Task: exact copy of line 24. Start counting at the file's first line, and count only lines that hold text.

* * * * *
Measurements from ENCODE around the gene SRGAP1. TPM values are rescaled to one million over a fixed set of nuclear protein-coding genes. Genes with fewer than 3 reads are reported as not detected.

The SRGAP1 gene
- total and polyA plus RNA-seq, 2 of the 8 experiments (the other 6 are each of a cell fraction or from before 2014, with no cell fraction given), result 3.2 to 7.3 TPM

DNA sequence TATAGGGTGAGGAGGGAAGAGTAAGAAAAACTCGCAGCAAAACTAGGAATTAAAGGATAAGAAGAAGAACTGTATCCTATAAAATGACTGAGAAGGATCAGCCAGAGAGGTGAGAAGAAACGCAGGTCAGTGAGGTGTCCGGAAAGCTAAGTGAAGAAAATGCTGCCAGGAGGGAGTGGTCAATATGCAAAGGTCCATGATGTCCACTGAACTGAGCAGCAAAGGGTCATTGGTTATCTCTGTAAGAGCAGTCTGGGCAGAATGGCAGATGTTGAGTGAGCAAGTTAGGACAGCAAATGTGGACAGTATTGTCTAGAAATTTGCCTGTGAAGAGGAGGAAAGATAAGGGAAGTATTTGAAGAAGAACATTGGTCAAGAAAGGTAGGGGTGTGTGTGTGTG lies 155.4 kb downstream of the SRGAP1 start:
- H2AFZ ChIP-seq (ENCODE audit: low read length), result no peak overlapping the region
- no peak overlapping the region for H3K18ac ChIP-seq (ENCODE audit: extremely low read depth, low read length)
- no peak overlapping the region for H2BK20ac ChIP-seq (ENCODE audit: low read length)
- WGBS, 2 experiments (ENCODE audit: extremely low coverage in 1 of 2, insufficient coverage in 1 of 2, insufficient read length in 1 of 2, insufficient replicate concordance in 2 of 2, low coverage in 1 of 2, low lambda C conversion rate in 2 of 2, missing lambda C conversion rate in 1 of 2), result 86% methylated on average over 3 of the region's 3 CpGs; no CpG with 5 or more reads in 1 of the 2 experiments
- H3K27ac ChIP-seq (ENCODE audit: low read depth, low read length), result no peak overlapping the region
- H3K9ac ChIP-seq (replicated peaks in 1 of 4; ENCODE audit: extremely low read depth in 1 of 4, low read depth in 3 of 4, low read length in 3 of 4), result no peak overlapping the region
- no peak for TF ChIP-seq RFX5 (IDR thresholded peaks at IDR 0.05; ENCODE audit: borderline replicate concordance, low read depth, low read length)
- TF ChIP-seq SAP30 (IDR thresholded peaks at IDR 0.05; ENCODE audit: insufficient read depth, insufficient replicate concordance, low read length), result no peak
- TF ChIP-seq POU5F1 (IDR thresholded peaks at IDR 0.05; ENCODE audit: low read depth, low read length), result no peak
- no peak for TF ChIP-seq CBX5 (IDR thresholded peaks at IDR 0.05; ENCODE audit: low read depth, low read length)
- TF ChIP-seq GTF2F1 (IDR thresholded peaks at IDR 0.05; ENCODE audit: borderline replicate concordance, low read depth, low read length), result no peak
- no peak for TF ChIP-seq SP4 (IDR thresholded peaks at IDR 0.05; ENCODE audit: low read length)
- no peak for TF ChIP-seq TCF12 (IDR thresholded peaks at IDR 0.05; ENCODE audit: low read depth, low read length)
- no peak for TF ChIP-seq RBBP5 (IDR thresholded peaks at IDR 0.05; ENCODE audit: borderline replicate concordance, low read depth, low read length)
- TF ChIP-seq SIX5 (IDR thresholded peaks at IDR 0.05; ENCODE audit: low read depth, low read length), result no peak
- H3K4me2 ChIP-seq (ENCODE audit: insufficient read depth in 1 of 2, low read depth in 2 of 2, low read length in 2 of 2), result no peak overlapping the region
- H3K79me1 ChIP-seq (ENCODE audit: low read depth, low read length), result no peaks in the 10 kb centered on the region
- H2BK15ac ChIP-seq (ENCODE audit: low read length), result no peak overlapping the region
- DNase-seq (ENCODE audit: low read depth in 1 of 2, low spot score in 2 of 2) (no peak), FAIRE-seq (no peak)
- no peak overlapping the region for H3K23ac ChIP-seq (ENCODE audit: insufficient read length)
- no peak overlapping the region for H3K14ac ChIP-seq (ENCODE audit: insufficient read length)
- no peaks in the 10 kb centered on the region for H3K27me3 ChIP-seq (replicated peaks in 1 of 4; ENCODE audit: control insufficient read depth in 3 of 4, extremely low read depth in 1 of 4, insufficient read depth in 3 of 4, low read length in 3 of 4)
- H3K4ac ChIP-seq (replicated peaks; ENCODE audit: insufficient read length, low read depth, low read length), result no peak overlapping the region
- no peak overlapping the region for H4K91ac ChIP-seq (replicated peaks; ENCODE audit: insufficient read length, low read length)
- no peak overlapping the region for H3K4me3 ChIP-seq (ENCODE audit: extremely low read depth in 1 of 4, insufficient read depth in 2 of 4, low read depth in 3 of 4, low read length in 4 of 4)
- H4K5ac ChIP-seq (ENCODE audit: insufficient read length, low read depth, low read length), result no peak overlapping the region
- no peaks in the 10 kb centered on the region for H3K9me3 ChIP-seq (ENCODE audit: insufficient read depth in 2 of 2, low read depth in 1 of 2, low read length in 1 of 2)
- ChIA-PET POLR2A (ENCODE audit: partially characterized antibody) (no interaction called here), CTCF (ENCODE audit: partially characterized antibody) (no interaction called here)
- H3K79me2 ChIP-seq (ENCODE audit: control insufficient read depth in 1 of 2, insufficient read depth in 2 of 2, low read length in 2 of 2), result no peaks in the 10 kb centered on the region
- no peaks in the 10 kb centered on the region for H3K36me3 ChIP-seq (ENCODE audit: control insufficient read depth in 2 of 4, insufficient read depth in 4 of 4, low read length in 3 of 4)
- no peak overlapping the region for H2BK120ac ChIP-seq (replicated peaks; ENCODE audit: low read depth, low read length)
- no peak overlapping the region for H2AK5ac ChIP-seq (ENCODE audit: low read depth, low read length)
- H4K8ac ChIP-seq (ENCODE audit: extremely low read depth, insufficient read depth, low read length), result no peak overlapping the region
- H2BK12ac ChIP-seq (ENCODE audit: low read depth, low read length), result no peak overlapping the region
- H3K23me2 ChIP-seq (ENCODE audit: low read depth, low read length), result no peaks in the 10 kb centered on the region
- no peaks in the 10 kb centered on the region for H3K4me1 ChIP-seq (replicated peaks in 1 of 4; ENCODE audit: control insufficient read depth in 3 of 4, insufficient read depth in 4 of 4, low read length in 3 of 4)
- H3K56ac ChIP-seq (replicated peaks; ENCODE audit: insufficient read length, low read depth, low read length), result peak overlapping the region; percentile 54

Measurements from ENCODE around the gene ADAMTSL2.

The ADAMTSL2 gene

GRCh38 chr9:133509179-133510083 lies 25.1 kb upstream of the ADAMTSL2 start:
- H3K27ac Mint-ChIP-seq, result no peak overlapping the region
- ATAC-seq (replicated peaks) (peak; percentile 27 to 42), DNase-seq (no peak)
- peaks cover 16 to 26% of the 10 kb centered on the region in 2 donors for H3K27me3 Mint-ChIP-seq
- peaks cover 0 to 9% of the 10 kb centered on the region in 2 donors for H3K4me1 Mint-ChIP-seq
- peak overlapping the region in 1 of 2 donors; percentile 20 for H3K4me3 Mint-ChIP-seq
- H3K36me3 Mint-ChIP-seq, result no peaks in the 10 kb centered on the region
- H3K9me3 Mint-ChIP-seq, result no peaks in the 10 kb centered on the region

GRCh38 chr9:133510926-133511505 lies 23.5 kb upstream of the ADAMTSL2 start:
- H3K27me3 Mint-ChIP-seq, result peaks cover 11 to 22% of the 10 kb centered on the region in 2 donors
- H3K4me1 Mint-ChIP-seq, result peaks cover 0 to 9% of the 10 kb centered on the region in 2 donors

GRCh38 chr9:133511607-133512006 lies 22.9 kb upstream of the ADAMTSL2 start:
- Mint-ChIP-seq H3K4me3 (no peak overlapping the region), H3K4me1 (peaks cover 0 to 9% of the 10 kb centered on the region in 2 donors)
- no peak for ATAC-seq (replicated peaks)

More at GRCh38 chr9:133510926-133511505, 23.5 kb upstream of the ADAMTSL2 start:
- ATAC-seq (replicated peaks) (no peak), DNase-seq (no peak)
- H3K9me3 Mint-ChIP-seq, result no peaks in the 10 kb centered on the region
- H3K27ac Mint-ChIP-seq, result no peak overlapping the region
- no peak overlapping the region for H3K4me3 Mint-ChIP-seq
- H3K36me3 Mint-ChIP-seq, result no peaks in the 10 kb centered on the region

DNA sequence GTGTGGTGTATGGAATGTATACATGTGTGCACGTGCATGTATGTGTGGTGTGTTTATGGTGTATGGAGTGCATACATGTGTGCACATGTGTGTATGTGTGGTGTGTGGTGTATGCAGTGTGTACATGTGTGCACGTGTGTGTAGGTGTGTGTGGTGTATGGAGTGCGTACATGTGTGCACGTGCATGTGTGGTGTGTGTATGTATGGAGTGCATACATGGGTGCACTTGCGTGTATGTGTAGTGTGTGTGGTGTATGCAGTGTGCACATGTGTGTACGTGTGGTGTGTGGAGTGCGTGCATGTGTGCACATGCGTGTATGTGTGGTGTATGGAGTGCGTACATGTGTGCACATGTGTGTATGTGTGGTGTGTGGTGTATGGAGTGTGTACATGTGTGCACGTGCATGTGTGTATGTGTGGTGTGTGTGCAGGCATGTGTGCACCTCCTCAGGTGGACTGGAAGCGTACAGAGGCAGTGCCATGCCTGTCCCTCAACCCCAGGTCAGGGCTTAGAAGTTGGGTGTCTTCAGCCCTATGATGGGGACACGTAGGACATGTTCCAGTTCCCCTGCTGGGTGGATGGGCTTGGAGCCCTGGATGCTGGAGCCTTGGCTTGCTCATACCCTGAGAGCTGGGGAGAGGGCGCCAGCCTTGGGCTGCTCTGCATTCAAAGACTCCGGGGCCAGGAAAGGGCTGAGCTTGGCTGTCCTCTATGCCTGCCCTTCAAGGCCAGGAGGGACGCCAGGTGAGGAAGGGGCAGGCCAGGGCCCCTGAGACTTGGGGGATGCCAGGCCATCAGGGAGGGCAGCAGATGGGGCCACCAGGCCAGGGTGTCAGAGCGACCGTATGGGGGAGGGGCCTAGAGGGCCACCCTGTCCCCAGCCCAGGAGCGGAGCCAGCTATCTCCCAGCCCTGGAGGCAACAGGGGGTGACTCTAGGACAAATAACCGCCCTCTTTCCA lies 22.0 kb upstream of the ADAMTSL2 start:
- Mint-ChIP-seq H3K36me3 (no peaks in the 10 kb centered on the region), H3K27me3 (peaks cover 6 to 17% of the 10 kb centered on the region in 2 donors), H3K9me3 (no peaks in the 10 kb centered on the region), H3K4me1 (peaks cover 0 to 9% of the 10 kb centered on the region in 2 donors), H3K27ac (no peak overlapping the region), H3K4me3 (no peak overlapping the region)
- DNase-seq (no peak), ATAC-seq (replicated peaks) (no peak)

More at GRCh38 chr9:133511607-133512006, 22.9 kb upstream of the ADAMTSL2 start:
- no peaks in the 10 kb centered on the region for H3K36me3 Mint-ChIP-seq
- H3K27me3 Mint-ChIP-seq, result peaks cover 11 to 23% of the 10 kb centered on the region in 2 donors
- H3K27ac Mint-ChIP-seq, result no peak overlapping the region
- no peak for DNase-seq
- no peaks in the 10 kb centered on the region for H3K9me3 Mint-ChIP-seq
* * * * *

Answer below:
- no peak overlapping the region for H3K23ac ChIP-seq (ENCODE audit: insufficient read length)